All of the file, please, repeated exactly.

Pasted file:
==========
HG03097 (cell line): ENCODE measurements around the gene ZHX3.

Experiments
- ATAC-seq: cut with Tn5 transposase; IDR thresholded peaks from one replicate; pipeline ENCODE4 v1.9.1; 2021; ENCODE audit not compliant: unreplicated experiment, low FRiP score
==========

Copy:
HG03097 (cell line): ENCODE measurements around the gene ZHX3.

Experiments
- ATAC-seq: cut with Tn5 transposase; IDR thresholded peaks from one replicate; pipeline ENCODE4 v1.9.1; 2021; ENCODE audit not compliant: unreplicated experiment, low FRiP score